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Best of 2021: Drug Safety Risk Communication- The 800 lb Gorilla Approach

Discussions on drug safety can be as treacherous as quicksand for the patient and physician. You may not know enough about it and it’s probably best to avoid it. What the physician knows and what the patient perceives may not be in sync. Here’s a recent clinic conversation:

Doctor: Mrs. Jones, I see that you’re still on meloxicam and prednisone, but did not yet start the injectable biologic we spoke and prescribed at last visit. Why are you not on the new medicine?

Ms. Jones: I know, I was going to start it but when I researched that drug and it scared me. Then I started hearing more and more about it – on the TV and my cousin use to take it. It seems too dangerous for me.

Doctor: Well, there may be side effects that are concerning. But you may not realize the frequency of those side effects. Most of the scary ones, like cancer, lymphoma, lupus and tuberculosis, occur at a rate of one in a thousand. Let me repeat that’s 1/1000, about the same as getting a hole in one in golf or getting hit by a bus crossing the street. The more important risk is the 800 lb. gorilla in the room – your rheumatoid arthritis. If untreated, your disease will worsen and the consequences of that are usually ugly or devastating. The side affects you are worried about are flea-sized compared to the 800 lb. gorilla sized disease you have – RA.

There are many reasons patients don’t or won’t take prescribed medications. High on the list is the physician's inability to convey both the need and the safety of a drug. While a good doc will know the safety profile of a particular drug, its common adverse events and dangerous complications, he/she may not have the time or effective strategy to share the knowledge.

The first few visits with a newly diagnosed patient are crammed with diagnostic challenges, infopenia or overload, hurdles of patient acceptance and education, and new drugs that are unspellable, unspeakable and sometimes unaffordable to patients. Somewhere amidst the chaos there needs to be a discussion on the risks and benefits of newly introduced therapies.

In 2007, I surveyed 494 US Rheumatologists on the issue of drug safety. Nearly 88% believed patients got most of the “safety information” from the doctor’s office and over 98% claimed it was their responsibility to educate the patient on drug safety. However, the #1 educational tool used was info and brochures provided by the drug manufacturers. While most education rests with physician’s office, the materials and time are insufficient.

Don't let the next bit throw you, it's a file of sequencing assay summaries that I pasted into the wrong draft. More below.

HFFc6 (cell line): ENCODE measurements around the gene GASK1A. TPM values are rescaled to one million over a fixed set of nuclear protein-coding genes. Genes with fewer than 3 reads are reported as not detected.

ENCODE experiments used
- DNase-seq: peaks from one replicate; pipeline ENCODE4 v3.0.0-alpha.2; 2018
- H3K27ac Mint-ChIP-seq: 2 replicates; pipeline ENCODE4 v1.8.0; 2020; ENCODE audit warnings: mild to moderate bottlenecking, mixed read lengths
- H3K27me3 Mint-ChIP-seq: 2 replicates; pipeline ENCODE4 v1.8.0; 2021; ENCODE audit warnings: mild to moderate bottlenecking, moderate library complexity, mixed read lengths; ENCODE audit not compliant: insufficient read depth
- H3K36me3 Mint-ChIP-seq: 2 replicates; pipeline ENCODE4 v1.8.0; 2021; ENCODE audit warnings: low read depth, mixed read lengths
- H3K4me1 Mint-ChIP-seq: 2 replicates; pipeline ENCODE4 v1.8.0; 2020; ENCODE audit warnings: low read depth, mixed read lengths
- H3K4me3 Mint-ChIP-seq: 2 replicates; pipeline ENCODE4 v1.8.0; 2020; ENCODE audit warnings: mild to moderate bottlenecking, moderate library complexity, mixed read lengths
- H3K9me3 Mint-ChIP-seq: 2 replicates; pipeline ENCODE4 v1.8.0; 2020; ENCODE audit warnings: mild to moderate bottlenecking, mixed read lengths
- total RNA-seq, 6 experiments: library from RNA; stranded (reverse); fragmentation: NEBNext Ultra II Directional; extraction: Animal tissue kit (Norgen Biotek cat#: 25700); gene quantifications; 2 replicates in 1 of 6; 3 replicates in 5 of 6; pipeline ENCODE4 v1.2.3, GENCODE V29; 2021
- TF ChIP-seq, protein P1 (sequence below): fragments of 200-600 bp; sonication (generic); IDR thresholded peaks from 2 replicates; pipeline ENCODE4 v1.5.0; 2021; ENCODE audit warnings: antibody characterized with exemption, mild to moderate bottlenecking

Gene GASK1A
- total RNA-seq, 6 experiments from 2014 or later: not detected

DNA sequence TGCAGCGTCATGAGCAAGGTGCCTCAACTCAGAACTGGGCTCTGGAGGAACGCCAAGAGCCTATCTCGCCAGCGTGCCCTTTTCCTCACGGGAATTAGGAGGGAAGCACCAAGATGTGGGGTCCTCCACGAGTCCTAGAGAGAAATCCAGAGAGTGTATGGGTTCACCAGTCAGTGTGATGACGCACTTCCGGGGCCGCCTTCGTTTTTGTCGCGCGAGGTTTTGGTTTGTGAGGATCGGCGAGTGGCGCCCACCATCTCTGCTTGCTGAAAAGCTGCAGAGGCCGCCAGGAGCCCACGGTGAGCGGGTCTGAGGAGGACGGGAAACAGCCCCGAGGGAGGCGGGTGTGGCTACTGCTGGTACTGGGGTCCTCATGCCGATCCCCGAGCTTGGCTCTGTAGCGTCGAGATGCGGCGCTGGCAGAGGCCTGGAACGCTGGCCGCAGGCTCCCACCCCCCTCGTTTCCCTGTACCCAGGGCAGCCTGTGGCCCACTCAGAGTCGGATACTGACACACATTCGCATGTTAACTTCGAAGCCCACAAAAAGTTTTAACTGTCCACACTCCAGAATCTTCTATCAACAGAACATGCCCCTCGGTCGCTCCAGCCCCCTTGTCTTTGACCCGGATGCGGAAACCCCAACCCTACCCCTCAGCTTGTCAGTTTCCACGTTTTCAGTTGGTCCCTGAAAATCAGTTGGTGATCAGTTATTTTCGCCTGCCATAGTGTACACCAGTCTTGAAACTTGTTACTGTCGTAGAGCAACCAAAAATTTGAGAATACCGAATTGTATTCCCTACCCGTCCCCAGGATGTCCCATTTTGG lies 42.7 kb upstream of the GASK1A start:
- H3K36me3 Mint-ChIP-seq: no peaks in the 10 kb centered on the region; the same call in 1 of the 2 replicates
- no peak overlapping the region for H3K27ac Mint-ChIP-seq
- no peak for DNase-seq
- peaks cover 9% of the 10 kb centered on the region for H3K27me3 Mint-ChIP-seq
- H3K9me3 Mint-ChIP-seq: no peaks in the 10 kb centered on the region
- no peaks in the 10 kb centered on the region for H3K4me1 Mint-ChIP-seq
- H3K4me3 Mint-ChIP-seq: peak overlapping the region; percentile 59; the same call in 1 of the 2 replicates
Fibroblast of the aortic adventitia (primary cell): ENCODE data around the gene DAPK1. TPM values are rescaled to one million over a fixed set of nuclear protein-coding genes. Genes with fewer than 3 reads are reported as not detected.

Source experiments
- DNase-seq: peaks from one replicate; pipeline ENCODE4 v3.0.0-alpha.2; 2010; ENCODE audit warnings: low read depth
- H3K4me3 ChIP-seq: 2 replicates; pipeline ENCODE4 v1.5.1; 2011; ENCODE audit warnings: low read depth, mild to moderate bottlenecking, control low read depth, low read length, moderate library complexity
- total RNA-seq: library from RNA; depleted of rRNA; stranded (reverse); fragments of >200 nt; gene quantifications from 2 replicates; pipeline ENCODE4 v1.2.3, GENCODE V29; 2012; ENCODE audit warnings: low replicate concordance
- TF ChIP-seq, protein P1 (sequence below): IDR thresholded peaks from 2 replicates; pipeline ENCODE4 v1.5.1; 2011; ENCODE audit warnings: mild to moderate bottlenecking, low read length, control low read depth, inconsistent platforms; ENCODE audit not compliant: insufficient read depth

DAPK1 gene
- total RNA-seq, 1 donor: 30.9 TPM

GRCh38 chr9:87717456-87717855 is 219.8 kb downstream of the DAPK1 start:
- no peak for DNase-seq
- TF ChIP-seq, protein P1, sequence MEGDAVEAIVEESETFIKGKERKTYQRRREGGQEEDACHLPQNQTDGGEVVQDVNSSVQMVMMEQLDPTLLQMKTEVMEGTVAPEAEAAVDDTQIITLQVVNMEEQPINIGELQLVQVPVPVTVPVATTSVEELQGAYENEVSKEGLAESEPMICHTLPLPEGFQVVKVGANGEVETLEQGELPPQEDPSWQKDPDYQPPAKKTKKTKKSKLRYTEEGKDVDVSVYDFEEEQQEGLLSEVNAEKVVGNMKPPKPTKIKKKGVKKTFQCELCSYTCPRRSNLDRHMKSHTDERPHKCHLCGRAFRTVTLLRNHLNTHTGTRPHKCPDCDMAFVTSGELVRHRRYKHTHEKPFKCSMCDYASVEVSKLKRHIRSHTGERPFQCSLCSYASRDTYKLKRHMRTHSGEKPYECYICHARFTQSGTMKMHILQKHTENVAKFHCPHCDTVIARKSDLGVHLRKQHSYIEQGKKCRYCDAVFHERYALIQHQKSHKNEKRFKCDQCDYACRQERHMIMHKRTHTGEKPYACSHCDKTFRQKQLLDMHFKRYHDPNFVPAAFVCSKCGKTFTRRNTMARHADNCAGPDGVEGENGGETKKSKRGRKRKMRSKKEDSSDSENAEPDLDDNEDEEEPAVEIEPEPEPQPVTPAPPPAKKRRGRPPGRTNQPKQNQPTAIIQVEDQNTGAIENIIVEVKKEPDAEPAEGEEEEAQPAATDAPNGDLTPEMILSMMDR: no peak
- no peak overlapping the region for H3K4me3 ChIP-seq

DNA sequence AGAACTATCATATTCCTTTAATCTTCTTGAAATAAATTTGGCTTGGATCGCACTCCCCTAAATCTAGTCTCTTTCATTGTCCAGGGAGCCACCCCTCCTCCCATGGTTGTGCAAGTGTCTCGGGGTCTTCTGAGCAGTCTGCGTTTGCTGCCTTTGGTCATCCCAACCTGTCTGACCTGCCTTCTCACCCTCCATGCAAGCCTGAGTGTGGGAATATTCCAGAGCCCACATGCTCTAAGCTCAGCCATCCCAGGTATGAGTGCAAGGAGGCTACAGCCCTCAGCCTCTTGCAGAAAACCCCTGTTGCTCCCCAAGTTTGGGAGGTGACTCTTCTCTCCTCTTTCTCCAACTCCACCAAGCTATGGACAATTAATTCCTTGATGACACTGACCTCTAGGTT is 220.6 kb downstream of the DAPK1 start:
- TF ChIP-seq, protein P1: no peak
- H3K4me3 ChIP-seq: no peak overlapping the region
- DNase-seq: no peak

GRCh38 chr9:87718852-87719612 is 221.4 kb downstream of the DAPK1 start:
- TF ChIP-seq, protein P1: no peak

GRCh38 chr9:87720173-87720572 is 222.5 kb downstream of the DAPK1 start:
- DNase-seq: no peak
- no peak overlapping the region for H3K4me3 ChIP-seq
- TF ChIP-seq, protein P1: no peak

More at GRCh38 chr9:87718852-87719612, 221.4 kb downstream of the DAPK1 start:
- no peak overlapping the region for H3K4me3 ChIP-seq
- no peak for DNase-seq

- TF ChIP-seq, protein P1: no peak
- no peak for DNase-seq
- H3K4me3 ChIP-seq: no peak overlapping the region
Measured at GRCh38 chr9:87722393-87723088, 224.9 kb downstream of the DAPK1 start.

Despite our efforts, patients may not take a drug or even fill the prescription. According to Consumer Reports, half of patients assume grave risks by skipping doses, taking expired medications, or not filling a prescription. According to the Analysis of the Commonwealth Fund 2007 International Health Policy Survey, patients in the United States are 5-10 times more likely to not fill a prescription with nearly 23% of prescriptions going unfilled (higher in the elderly and low income groups). Annals of Internal Medicine published a study by Tamblyn showing that nearly 33% of all prescriptions go unfilled - higher with expensive drugs and chronic conditions.

Nonadherence is also a product of risk aversion and complicated by inexperience in making value-based choices. Dr. David Pisetsky wrote on rules on safety (The Rheumatologist, July 2009) and stated that the best way to reduce the side effects of a drug is not to prescribe it (or don’t use a risky drug when an alternative exists). The balance of potential benefits and risks of a particular therapy must be clearly understood by both the patient and prescriber.

First-time car buyers, newly engaged couples and patients are naturally risk-averse. Hence the belief that there may be more harm in taking meds than in avoiding meds. When confronted with ambiguous situations, decision avoidance may appear to be the safest option. Such choices are usually anchored in what is not known, and hence, may not be the wisest. Decisions built on a foundation of fear are unlikely to be productive. I have previously written about why patients are reluctant to change, owing to a “the devil you know - than the devil you don’t" rationale and the Ellsberg paradox, wherein ambiguity aversion drives decision making. If fear (or risk aversion) is the foundation of safety concerns, then time, experience and education are necessary to correct the risk: benefit balance and concerns.